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Latinos in Chicago and Midwest: Bringing Aztlan to Chicago : My Life, My Work, My Art by José Gamaliel González read TXT, FB2, DJV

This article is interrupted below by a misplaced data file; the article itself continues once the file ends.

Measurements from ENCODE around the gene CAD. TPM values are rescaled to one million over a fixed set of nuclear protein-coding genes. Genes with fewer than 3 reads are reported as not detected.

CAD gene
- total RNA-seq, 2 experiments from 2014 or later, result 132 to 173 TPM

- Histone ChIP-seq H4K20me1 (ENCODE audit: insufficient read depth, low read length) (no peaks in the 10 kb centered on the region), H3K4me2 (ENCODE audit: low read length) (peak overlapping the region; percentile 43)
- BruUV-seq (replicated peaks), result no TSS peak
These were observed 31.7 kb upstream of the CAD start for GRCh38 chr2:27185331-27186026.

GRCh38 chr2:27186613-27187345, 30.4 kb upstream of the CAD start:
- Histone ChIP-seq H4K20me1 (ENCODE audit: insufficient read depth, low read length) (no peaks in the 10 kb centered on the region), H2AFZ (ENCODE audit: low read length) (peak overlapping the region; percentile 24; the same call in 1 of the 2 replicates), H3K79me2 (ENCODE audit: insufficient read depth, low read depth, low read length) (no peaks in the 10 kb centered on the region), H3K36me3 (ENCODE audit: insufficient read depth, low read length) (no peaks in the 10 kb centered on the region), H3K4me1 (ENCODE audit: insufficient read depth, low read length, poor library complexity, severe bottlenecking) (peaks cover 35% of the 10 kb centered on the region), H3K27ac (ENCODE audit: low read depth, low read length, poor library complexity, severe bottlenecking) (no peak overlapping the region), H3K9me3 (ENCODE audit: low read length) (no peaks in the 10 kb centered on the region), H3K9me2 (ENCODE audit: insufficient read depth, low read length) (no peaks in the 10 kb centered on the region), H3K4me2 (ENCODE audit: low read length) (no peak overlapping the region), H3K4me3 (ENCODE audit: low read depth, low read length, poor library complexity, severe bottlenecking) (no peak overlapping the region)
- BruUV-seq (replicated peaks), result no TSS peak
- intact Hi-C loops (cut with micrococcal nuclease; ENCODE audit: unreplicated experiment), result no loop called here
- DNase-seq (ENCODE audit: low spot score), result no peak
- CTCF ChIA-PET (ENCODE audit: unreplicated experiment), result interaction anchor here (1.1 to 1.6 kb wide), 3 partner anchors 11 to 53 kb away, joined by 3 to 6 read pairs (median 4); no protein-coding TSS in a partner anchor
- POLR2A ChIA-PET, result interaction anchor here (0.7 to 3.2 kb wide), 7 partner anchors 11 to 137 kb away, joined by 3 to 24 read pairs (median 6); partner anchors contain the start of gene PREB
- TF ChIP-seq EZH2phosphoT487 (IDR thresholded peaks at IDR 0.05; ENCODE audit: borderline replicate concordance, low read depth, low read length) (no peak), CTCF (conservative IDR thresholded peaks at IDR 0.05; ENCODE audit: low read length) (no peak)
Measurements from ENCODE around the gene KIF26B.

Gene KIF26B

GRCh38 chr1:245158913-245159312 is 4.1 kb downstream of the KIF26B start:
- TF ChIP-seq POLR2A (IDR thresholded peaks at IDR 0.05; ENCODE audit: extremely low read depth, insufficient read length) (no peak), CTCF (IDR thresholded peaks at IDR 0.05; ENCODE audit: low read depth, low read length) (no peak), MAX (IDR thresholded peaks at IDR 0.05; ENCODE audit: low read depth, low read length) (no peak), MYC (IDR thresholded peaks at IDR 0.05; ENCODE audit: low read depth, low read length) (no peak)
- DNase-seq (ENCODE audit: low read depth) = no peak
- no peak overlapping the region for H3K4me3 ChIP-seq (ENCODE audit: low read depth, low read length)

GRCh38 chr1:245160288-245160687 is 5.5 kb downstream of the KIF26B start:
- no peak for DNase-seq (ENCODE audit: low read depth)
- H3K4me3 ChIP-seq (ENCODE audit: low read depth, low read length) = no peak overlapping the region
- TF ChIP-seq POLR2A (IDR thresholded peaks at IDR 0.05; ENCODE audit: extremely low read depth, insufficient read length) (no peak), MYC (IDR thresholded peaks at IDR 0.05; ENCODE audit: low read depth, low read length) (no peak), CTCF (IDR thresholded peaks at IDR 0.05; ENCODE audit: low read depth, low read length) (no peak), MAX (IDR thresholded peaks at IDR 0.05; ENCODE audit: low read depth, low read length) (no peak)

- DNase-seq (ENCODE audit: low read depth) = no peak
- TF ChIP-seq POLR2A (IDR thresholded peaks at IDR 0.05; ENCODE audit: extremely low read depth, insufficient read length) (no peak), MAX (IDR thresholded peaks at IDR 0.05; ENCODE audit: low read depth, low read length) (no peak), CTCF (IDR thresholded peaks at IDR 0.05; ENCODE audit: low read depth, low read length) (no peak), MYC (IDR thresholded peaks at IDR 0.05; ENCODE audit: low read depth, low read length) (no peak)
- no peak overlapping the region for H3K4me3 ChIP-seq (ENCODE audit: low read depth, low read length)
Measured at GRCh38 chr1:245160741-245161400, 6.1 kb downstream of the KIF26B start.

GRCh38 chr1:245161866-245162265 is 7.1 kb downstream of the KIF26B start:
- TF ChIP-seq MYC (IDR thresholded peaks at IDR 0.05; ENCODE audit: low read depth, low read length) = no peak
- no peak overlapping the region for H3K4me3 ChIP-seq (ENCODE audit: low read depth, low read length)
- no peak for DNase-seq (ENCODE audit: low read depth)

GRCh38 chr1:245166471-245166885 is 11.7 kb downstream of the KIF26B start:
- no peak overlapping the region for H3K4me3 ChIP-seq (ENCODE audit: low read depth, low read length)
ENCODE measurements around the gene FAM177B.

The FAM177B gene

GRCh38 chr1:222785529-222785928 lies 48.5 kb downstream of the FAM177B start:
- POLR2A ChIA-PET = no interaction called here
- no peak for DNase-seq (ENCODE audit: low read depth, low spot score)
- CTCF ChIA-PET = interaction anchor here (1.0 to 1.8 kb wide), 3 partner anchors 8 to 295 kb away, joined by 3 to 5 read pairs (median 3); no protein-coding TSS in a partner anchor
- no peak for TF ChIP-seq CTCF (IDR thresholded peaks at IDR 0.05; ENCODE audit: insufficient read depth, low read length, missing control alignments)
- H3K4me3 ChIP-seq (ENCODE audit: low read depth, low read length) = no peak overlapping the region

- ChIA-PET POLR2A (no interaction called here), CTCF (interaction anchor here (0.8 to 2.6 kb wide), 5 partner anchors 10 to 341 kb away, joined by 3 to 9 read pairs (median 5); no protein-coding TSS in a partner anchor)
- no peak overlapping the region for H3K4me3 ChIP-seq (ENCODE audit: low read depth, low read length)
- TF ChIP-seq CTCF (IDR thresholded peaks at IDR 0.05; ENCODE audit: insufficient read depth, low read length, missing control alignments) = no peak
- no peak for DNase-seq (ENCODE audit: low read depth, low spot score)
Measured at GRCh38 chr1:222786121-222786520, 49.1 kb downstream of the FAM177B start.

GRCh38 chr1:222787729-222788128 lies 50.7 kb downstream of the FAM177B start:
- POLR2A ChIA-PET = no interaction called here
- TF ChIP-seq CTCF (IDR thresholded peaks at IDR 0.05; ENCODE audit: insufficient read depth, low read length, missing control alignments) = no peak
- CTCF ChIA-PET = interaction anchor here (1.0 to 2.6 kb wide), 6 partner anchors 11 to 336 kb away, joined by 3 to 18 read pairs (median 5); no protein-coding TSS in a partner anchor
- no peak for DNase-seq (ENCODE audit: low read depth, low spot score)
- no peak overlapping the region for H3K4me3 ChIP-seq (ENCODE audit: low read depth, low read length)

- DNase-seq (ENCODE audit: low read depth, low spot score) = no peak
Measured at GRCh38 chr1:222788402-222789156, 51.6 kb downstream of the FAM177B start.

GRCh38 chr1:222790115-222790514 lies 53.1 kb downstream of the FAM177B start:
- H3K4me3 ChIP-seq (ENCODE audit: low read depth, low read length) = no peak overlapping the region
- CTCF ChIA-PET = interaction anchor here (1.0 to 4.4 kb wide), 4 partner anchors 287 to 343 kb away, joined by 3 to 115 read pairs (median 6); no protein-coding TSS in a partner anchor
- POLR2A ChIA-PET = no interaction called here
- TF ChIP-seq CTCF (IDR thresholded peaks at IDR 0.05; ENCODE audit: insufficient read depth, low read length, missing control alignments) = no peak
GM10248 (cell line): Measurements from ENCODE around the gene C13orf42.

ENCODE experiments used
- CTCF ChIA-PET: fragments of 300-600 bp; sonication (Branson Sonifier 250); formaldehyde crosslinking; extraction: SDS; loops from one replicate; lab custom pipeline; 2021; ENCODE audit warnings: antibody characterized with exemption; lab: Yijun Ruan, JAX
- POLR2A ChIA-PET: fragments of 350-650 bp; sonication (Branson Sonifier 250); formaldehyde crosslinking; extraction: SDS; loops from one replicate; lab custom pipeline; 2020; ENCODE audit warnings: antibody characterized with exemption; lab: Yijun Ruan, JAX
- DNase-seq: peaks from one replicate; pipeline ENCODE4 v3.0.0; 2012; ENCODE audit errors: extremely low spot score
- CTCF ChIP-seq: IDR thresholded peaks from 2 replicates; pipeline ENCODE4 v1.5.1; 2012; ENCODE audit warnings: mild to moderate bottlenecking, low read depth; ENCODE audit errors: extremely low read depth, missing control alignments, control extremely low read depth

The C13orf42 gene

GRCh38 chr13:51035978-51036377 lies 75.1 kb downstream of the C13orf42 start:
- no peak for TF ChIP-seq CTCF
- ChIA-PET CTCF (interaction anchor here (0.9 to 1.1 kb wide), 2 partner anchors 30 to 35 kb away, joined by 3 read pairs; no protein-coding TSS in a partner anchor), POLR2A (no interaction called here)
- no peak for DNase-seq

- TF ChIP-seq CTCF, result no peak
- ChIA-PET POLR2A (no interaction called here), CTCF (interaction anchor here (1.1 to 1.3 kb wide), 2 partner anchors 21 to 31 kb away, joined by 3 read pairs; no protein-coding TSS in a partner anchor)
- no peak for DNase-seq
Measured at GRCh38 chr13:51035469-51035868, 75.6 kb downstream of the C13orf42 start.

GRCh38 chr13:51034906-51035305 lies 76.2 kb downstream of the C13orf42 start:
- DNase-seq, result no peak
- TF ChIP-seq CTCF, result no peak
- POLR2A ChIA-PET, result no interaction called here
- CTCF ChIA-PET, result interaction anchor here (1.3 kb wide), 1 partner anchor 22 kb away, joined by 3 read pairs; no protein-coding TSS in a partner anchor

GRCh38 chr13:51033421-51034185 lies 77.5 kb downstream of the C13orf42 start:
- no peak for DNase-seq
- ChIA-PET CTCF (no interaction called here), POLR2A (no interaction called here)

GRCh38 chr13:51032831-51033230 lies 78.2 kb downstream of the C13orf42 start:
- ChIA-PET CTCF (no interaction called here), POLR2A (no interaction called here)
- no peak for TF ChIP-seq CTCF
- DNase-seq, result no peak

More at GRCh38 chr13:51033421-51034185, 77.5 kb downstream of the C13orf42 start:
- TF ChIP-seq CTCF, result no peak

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"Bringing Aztlan to Mexican Chicago" is the autobiography of Jose Gamaliel Gonzalez, an impassioned artist willing to risk all for the empowerment of his marginalized and oppressed community. Through recollections emerging in a series of interviews conducted over a period of six years by his friend Marc Zimmerman, Gonzalez looks back on his life and his role in developing Mexican, Chicano, and Latino art as a fundamental dimension of the city he came to call home.Born near Monterey, Mexico, and raised in a steel mill town in northwest Indiana, Gonzalez studied art at the School of the Art Institute of Chicago and the University of Notre Dame. Settling in Chicago, he founded two major art groups: El Movimiento Artistico Chicano (MARCH) in the 1970s and Mi Raza Arts Consortium (MIRA) in the 1980s.With numerous illustrations, this book portrays Gonzalez's all-but-forgotten community advocacy, his commitments and conflicts, and his long struggle to bring quality arts programming to the city. By turns dramatic and humorous, his narrative also covers his bouts of illness, his relationships with other artists and arts promoters, and his place within city and barrio politics.", Bringing Aztl n to Mexican Chicagois the autobiography of J se Gamaliel Gonz lez, an impassioned artist willing to risk all for the empowerment of his marginalized and oppressed community. Through recollections emerging in a series of interviews conducted over a period of six years by his friend Marc Zimmerman, Gonz lez looks back on his life and his role in developing Mexican, Chicano, and Latino art as a fundamental dimension of the city he came to call home. Born near Monterey, Mexico, and raised in a steel mill town in northwest Indiana, Gonz lez studied art at the School of the Art Institute of Chicago and the University of Notre Dame. Settling in Chicago, he founded two major art groups: El Movimiento Art stico Chicano (MARCH) in the 1970s and Mi Raza Arts Consortium (MIRA) in the 1980s. With numerous illustrations, this book portrays Gonz lez's all-but-forgotten community advocacy, his commitments and conflicts, and his long struggle to bring quality arts programming to the city. By turns dramatic and humorous, his narrative also covers his bouts of illness, his relationships with other artists and arts promoters, and his place within city and barrio politics., Bringing Aztlan to Mexican Chicagois the autobiography of Jos� Gamaliel Gonzalez, An impassioned artist willing to risk all For The empowerment of his marginalized and oppressed community. Through recollections emerging in a series of interviews conducted over a period of six years by his friend Marc Zimmerman, Gonzalez looks back on his life and his role in developing Mexican, Chicano, and Latino art as a fundamental dimension of the city he came to call home. Born near Monterrey, Mexico, and raised in a steel mill town in northwest Indiana, Gonzalez studied art at the School of the Art Institute of Chicago And The University of Notre Dame. Settling in Chicago, he founded two major art groups: El Movimiento Art�stico Chicano (MARCH) in the 1970s and Mi Raza Arts Consortium (MIRA) in the 1980s. With numerous illustrations, this book portrays Gonzalez's all-but forgotten community advocacy, his commitments and conflicts, and his long struggle to bring quality arts programming To The city. By turns dramatic and humorous, his narrative also covers his bouts of illness, his relationships with other artists and arts promoters, and his place within city and barrio politics. Jos� Gamaliel Gonzalez is a Chicago-based artist and arts organizer. Marc Zimerman teaches in the department of modern and classical languages at the University of Houston. His many books includeU.S. Latino LiteraturesandOrbis/Urbis Latino: Los "Hispanos" en las ciudades de los Estados Unidos., Bringing Aztlán to Mexican Chicago is the autobiography of Jóse Gamaliel González, an impassioned artist willing to risk all for the empowerment of his marginalized and oppressed community. Through recollections emerging in a series of interviews conducted over a period of six years by his friend Marc Zimmerman, González looks back on his life and his role in developing Mexican, Chicano, and Latino art as a fundamental dimension of the city he came to call home. Born near Monterey, Mexico, and raised in a steel mill town in northwest Indiana, González studied art at the School of the Art Institute of Chicago and the University of Notre Dame. Settling in Chicago, he founded two major art groups: El Movimiento Artístico Chicano (MARCH) in the 1970s and Mi Raza Arts Consortium (MIRA) in the 1980s. With numerous illustrations, this book portrays González's all-but-forgotten community advocacy, his commitments and conflicts, and his long struggle to bring quality arts programming to the city. By turns dramatic and humorous, his narrative also covers his bouts of illness, his relationships with other artists and arts promoters, and his place within city and barrio politics., Bringing Aztl�n to Mexican Chicago is the autobiography of J�se Gamaliel Gonz�lez, an impassioned artist willing to risk all for the empowerment of his marginalized and oppressed community. Through recollections emerging in a series of interviews conducted over a period of six years by his friend Marc Zimmerman, Gonz�lez looks back on his life and his role in developing Mexican, Chicano, and Latino art as a fundamental dimension of the city he came to call home. Born near Monterey, Mexico, and raised in a steel mill town in northwest Indiana, Gonz�lez studied art at the School of the Art Institute of Chicago and the University of Notre Dame. Settling in Chicago, he founded two major art groups: El Movimiento Art�stico Chicano (MARCH) in the 1970s and Mi Raza Arts Consortium (MIRA) in the 1980s. With numerous illustrations, this book portrays Gonz�lez's all-but-forgotten community advocacy, his commitments and conflicts, and his long struggle to bring quality arts programming to the city. By turns dramatic and humorous, his narrative also covers his bouts of illness, his relationships with other artists and arts promoters, and his place within city and barrio politics., Bringing Aztl�n to Mexican Chicagois the autobiography of Jos� Gamaliel Gonz�lez, an impassioned artist willing to risk all for the empowerment of his marginalized and oppressed community. Through recollections emerging in a series of interviews conducted over a period of six years by his friend Marc Zimmerman, Gonz�lez looks back on his life and his role in developing Mexican, Chicano, and Latino art as a fundamental dimension of the city he came to call home. Born near Monterrey, Mexico, and raised in a steel mill town in northwest Indiana, Gonz�lez studied art at the School of the Art Institute of Chicago and the University of Notre Dame. Settling in Chicago, he founded two major art groups: El Movimiento Art�stico Chicano (MARCH) in the 1970s and Mi Raza Arts Consortium (MIRA) in the 1980s. With numerous illustrations, this book portrays Gonz�lez's all-but forgotten community advocacy, his commitments and conflicts, and his long struggle to bring quality arts programming to the city. By turns dramatic and humorous, his narrative also covers his bouts of illness, his relationships with other artists and arts promoters, and his place within city and barrio politics. Jos� Gamaliel Gonz�lez is a Chicago-based artist and arts organizer. Marc Zimerman teaches in the department of modern and classical languages at the University of Houston. His many books includeU.S. Latino LiteraturesandOrbis/Urbis Latino: Los "Hispanos" en las ciudades de los Estados Unidos.